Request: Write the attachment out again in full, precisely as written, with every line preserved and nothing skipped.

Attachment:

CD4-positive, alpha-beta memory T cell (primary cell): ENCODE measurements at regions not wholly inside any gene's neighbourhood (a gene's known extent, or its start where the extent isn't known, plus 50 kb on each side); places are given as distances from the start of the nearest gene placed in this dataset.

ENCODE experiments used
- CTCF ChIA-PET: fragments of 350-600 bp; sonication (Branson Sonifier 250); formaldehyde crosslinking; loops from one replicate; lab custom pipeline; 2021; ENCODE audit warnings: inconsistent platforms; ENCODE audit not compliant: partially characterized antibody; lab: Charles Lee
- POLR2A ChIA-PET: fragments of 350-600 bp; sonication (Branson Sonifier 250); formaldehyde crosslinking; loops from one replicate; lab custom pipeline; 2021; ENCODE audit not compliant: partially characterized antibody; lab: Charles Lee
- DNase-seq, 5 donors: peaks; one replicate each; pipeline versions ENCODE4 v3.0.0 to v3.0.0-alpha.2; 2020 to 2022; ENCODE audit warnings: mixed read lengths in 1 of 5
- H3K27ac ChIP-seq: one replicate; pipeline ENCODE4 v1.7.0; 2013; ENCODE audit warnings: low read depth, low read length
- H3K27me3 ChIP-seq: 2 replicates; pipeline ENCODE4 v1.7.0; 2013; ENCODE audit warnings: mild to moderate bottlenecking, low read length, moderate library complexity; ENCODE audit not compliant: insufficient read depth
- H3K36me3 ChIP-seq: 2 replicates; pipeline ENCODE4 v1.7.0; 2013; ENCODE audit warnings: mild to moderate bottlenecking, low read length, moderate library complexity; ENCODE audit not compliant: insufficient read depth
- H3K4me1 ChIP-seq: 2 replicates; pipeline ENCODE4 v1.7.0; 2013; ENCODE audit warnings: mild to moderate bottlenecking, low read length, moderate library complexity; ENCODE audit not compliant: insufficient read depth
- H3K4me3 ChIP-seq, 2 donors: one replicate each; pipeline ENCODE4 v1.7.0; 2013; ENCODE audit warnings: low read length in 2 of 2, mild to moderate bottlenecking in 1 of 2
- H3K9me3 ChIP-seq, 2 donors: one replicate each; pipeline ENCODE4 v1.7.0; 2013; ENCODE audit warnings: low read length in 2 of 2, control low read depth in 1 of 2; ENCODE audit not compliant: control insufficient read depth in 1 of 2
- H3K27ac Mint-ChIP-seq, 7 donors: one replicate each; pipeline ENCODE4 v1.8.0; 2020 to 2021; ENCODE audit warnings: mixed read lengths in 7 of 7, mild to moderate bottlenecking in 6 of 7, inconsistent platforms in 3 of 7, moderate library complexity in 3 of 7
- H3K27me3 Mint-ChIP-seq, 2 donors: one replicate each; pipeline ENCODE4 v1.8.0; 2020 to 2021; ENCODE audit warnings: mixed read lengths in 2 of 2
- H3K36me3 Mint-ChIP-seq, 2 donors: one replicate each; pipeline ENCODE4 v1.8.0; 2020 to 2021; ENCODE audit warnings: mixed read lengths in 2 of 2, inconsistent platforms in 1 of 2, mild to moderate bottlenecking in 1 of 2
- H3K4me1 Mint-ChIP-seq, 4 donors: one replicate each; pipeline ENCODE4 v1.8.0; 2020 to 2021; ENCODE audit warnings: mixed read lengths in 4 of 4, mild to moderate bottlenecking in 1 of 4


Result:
CD4-positive, alpha-beta memory T cell (primary cell): ENCODE measurements at regions not wholly inside any gene's neighbourhood (a gene's known extent, or its start where the extent isn't known, plus 50 kb on each side); places are given as distances from the start of the nearest gene placed in this dataset.

ENCODE experiments used
- CTCF ChIA-PET: fragments of 350-600 bp; sonication (Branson Sonifier 250); formaldehyde crosslinking; loops from one replicate; lab custom pipeline; 2021; ENCODE audit warnings: inconsistent platforms; ENCODE audit not compliant: partially characterized antibody; lab: Charles Lee
- POLR2A ChIA-PET: fragments of 350-600 bp; sonication (Branson Sonifier 250); formaldehyde crosslinking; loops from one replicate; lab custom pipeline; 2021; ENCODE audit not compliant: partially characterized antibody; lab: Charles Lee
- DNase-seq, 5 donors: peaks; one replicate each; pipeline versions ENCODE4 v3.0.0 to v3.0.0-alpha.2; 2020 to 2022; ENCODE audit warnings: mixed read lengths in 1 of 5
- H3K27ac ChIP-seq: one replicate; pipeline ENCODE4 v1.7.0; 2013; ENCODE audit warnings: low read depth, low read length
- H3K27me3 ChIP-seq: 2 replicates; pipeline ENCODE4 v1.7.0; 2013; ENCODE audit warnings: mild to moderate bottlenecking, low read length, moderate library complexity; ENCODE audit not compliant: insufficient read depth
- H3K36me3 ChIP-seq: 2 replicates; pipeline ENCODE4 v1.7.0; 2013; ENCODE audit warnings: mild to moderate bottlenecking, low read length, moderate library complexity; ENCODE audit not compliant: insufficient read depth
- H3K4me1 ChIP-seq: 2 replicates; pipeline ENCODE4 v1.7.0; 2013; ENCODE audit warnings: mild to moderate bottlenecking, low read length, moderate library complexity; ENCODE audit not compliant: insufficient read depth
- H3K4me3 ChIP-seq, 2 donors: one replicate each; pipeline ENCODE4 v1.7.0; 2013; ENCODE audit warnings: low read length in 2 of 2, mild to moderate bottlenecking in 1 of 2
- H3K9me3 ChIP-seq, 2 donors: one replicate each; pipeline ENCODE4 v1.7.0; 2013; ENCODE audit warnings: low read length in 2 of 2, control low read depth in 1 of 2; ENCODE audit not compliant: control insufficient read depth in 1 of 2
- H3K27ac Mint-ChIP-seq, 7 donors: one replicate each; pipeline ENCODE4 v1.8.0; 2020 to 2021; ENCODE audit warnings: mixed read lengths in 7 of 7, mild to moderate bottlenecking in 6 of 7, inconsistent platforms in 3 of 7, moderate library complexity in 3 of 7
- H3K27me3 Mint-ChIP-seq, 2 donors: one replicate each; pipeline ENCODE4 v1.8.0; 2020 to 2021; ENCODE audit warnings: mixed read lengths in 2 of 2
- H3K36me3 Mint-ChIP-seq, 2 donors: one replicate each; pipeline ENCODE4 v1.8.0; 2020 to 2021; ENCODE audit warnings: mixed read lengths in 2 of 2, inconsistent platforms in 1 of 2, mild to moderate bottlenecking in 1 of 2
- H3K4me1 Mint-ChIP-seq, 4 donors: one replicate each; pipeline ENCODE4 v1.8.0; 2020 to 2021; ENCODE audit warnings: mixed read lengths in 4 of 4, mild to moderate bottlenecking in 1 of 4